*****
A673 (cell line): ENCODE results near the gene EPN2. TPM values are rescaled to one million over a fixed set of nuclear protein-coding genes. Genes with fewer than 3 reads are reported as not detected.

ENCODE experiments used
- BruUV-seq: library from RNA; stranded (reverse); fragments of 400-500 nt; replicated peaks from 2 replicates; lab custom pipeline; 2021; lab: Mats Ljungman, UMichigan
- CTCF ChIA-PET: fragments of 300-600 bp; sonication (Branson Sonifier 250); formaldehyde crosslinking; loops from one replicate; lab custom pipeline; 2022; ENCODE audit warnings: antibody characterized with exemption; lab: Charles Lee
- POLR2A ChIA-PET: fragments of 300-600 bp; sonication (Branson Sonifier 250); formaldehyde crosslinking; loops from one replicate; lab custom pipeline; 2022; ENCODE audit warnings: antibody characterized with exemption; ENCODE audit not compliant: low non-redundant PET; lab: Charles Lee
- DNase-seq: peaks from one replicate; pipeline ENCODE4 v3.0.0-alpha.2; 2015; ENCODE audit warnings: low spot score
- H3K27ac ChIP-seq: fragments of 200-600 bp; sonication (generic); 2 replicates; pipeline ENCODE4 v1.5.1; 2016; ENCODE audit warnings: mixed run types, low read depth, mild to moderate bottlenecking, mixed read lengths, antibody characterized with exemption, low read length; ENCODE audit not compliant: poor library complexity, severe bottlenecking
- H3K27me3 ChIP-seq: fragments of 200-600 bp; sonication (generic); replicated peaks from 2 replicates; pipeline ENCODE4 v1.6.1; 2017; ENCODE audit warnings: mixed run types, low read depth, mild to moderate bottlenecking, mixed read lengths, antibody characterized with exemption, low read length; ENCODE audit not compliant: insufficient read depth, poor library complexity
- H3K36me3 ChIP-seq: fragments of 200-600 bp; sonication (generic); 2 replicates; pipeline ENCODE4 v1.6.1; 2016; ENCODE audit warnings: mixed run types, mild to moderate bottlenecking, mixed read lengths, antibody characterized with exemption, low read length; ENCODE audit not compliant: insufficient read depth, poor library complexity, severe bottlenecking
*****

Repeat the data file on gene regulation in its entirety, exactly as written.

A673 (cell line): ENCODE results near the gene EPN2. TPM values are rescaled to one million over a fixed set of nuclear protein-coding genes. Genes with fewer than 3 reads are reported as not detected.

ENCODE experiments used
- BruUV-seq: library from RNA; stranded (reverse); fragments of 400-500 nt; replicated peaks from 2 replicates; lab custom pipeline; 2021; lab: Mats Ljungman, UMichigan
- CTCF ChIA-PET: fragments of 300-600 bp; sonication (Branson Sonifier 250); formaldehyde crosslinking; loops from one replicate; lab custom pipeline; 2022; ENCODE audit warnings: antibody characterized with exemption; lab: Charles Lee
- POLR2A ChIA-PET: fragments of 300-600 bp; sonication (Branson Sonifier 250); formaldehyde crosslinking; loops from one replicate; lab custom pipeline; 2022; ENCODE audit warnings: antibody characterized with exemption; ENCODE audit not compliant: low non-redundant PET; lab: Charles Lee
- DNase-seq: peaks from one replicate; pipeline ENCODE4 v3.0.0-alpha.2; 2015; ENCODE audit warnings: low spot score
- H3K27ac ChIP-seq: fragments of 200-600 bp; sonication (generic); 2 replicates; pipeline ENCODE4 v1.5.1; 2016; ENCODE audit warnings: mixed run types, low read depth, mild to moderate bottlenecking, mixed read lengths, antibody characterized with exemption, low read length; ENCODE audit not compliant: poor library complexity, severe bottlenecking
- H3K27me3 ChIP-seq: fragments of 200-600 bp; sonication (generic); replicated peaks from 2 replicates; pipeline ENCODE4 v1.6.1; 2017; ENCODE audit warnings: mixed run types, low read depth, mild to moderate bottlenecking, mixed read lengths, antibody characterized with exemption, low read length; ENCODE audit not compliant: insufficient read depth, poor library complexity
- H3K36me3 ChIP-seq: fragments of 200-600 bp; sonication (generic); 2 replicates; pipeline ENCODE4 v1.6.1; 2016; ENCODE audit warnings: mixed run types, mild to moderate bottlenecking, mixed read lengths, antibody characterized with exemption, low read length; ENCODE audit not compliant: insufficient read depth, poor library complexity, severe bottlenecking